New American Bible (Revised Edition)
III. Judith, Instrument of the Lord[a]
Description of Judith. 1 [b](A)Now in those days Judith, daughter of Merari,(B) son of Ox, son of Joseph, son of Oziel, son of Elkiah, son of Ananias, son of Gideon, son of Raphain, son of Ahitub, son of Elijah, son of Hilkiah, son of Eliab, son of Nathanael, son of Salamiel, son of Sarasadai, son of Simeon, son of Israel, heard of this. 2 Her husband, Manasseh,[c] of her own tribe and clan, had died at the time of the barley harvest. 3 While he was supervising those who bound the sheaves in the field, he was overcome by the heat; and he collapsed on his bed and died in Bethulia, his native city. He was buried with his ancestors in the field between Dothan and Balamon. 4 (C)Judith was living as a widow[d] in her home for three years and four months. 5 She set up a tent for herself on the roof of her house, put sackcloth about her waist, and wore widow’s clothing.(D) 6 She fasted all the days of her widowhood, except sabbath eves and sabbaths, new moon eves and new moons, feastdays and holidays of the house of Israel.(E) 7 She was beautiful in appearance and very lovely to behold.(F) Her husband, Manasseh, had left her gold and silver, male and female servants, livestock and fields, which she was maintaining. 8 No one had a bad word to say about her, for she feared God greatly.
Judith and the Elders.[e] 9 So when Judith heard of the harsh words that the people, discouraged by their lack of water, had spoken against their ruler, and of all that Uzziah had said to them in reply, swearing that he would hand over the city to the Assyrians at the end of five days, 10 she sent her maid who was in charge of all her things[f] to summon Uzziah, Chabris, and Charmis, the elders of her city. 11 When they came, she said to them: “Listen to me, you rulers of the people of Bethulia. What you said to the people today is not right. You pronounced this oath, made between God and yourselves, and promised to hand over the city to our enemies unless within a certain time the Lord comes to our aid. 12 Who are you to put God to the test today, setting yourselves in the place of God in human affairs?[g](G) 13 And now it is the Lord Almighty you are putting to the test, but you will never understand anything! 14 You cannot plumb the depths of the human heart or grasp the workings of the human mind; how then can you fathom God, who has made all these things, or discern his mind, or understand his plan?(H)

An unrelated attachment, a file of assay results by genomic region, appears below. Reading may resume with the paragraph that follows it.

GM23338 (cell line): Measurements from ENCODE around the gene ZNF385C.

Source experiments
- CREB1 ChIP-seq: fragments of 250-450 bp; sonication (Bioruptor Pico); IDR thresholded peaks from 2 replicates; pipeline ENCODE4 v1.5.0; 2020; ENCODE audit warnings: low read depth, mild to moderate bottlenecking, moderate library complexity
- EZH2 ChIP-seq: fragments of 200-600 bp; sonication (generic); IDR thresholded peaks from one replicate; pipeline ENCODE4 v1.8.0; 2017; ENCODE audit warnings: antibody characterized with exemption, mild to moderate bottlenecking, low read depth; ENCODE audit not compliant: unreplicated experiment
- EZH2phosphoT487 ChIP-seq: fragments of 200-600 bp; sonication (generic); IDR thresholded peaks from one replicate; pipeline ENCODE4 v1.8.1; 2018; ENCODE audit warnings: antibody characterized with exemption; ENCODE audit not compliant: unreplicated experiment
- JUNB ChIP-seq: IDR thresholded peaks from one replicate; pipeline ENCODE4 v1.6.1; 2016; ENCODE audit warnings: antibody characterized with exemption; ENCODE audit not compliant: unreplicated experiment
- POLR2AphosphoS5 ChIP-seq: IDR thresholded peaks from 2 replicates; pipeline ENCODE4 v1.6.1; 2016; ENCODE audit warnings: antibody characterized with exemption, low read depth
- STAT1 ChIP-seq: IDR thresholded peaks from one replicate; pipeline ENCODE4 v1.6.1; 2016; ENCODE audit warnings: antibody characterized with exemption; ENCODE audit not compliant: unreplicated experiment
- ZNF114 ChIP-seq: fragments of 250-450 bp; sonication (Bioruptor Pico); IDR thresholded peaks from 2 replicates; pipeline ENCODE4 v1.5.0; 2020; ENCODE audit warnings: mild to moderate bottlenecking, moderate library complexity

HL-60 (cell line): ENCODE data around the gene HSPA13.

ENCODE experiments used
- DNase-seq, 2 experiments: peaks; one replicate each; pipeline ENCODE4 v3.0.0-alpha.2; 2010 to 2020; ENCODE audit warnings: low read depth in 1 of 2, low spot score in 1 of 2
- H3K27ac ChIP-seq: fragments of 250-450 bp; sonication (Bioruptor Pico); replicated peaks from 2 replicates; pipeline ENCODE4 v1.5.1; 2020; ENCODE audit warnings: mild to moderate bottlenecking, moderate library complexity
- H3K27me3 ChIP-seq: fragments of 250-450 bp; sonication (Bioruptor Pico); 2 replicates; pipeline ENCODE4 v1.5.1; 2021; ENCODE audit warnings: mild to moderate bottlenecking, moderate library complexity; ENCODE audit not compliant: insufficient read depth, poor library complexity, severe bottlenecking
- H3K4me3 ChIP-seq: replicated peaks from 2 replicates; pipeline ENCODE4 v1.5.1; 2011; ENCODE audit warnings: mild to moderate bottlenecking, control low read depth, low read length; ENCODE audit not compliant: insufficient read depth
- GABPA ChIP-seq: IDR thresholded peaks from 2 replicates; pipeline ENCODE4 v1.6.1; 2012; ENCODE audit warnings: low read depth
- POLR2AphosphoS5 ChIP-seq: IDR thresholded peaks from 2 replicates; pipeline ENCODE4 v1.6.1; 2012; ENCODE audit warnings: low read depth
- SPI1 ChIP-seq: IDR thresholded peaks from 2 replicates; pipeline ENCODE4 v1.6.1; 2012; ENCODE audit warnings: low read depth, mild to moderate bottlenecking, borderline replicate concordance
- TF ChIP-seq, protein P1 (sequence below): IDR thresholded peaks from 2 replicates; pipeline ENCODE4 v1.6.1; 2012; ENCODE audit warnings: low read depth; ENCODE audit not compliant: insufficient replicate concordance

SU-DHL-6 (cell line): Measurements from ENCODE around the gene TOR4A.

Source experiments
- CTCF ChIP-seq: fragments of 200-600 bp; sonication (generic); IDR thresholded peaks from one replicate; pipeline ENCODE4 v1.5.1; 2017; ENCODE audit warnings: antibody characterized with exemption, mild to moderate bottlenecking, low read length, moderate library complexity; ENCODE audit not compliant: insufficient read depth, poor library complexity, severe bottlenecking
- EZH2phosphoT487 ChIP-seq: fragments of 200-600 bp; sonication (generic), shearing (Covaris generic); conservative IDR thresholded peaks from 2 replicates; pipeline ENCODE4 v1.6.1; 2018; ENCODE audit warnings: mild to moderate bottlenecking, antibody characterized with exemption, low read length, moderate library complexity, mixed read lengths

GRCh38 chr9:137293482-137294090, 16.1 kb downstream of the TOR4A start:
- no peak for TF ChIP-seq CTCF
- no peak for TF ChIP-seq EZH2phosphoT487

“No, my brothers, do not anger the Lord our God. 15 [h]For if he does not plan to come to our aid within the five days, he has it equally within his power to protect us at such time as he pleases, or to destroy us in the sight of our enemies. 16 Do not impose conditions on the plans of the Lord our God. God is not like a human being to be moved by threats, nor like a mortal to be cajoled.
17 “So while we wait for the salvation that comes from him, let us call upon him to help us, and he will hear our cry if it pleases him. 18 For there has not risen among us in recent generations, nor does there exist today, any tribe, or clan, or district, or city of ours that worships gods made by hands, as happened in former days.(I) 19 It was for such conduct that our ancestors were handed over to the sword and to pillage, and fell with great destruction before our enemies.(J) 20 But since we acknowledge no other god but the Lord, we hope that he will not disdain us or any of our people. 21 If we are taken, then all Judea will fall, our sanctuary will be plundered, and God will demand an account from us for their profanation. 22 For the slaughter of our kindred, for the taking of exiles from the land, and for the devastation of our inheritance, he will hold us responsible among the nations. Wherever we are enslaved, we will be a scandal and a reproach in the eyes of our masters. 23 Our servitude will not work to our advantage, but the Lord our God will turn it to disgrace.